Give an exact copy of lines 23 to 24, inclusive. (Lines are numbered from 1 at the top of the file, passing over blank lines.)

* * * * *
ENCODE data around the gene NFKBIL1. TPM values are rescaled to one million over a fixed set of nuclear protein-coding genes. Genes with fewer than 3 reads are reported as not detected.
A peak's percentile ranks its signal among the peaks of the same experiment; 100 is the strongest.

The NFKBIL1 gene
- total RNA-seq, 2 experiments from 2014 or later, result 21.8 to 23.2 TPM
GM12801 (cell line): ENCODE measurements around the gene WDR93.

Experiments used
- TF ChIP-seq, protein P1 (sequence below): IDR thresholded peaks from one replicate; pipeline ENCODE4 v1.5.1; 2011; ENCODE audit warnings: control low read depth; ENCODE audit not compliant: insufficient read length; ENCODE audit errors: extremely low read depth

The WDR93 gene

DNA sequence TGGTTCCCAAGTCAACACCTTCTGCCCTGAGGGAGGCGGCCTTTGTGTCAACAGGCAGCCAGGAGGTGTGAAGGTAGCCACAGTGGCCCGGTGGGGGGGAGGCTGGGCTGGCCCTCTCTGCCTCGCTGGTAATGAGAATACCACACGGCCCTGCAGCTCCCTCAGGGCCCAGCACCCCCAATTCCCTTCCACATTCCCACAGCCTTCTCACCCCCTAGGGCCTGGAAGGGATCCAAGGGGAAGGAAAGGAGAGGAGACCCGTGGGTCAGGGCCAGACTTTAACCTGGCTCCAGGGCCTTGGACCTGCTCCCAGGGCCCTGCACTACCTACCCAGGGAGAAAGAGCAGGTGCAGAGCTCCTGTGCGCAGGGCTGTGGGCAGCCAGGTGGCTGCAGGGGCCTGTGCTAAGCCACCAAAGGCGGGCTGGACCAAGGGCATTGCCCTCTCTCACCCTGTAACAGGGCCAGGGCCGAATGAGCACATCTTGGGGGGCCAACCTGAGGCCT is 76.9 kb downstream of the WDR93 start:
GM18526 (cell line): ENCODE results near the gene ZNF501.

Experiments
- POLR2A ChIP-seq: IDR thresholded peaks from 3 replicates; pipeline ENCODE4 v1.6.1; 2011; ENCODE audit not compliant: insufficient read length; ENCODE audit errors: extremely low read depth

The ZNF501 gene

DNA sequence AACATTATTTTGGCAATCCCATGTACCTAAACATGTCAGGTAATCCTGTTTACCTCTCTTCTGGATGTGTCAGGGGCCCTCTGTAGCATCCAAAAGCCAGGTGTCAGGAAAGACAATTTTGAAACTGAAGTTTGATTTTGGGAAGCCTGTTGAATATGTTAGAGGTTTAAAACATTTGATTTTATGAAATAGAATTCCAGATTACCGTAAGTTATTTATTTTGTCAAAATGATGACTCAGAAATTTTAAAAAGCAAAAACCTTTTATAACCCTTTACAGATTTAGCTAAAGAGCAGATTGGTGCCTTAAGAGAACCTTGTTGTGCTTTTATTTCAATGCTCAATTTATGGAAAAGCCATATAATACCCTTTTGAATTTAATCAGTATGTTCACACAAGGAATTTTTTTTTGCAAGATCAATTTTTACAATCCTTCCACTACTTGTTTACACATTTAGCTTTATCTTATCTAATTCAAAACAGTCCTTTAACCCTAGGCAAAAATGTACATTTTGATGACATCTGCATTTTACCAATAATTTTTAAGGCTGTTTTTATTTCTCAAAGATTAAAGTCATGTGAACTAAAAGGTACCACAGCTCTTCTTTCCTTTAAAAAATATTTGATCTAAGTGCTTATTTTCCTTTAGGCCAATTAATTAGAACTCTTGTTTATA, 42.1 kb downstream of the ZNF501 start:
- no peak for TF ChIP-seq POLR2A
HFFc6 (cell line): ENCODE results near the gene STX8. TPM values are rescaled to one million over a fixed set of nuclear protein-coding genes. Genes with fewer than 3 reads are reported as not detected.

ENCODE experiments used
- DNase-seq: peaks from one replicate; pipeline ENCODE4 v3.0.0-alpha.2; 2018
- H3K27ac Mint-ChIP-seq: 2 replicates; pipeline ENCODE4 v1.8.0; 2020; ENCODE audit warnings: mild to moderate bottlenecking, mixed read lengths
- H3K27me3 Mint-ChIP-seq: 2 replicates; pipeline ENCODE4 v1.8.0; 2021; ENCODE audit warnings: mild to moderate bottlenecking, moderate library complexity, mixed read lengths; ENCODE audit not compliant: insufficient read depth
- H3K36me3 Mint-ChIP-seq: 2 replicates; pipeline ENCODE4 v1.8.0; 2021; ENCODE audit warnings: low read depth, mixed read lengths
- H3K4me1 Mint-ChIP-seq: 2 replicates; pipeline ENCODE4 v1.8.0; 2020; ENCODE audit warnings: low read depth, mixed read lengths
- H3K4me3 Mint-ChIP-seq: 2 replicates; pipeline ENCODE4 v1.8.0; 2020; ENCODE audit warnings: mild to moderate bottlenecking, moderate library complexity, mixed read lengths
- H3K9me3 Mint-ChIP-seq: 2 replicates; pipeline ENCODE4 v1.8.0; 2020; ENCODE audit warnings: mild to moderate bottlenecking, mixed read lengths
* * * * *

- H3K4me3 Mint-ChIP-seq: 2 replicates; pipeline ENCODE4 v1.8.0; 2020; ENCODE audit warnings: mild to moderate bottlenecking, moderate library complexity, mixed read lengths
- H3K9me3 Mint-ChIP-seq: 2 replicates; pipeline ENCODE4 v1.8.0; 2020; ENCODE audit warnings: mild to moderate bottlenecking, mixed read lengths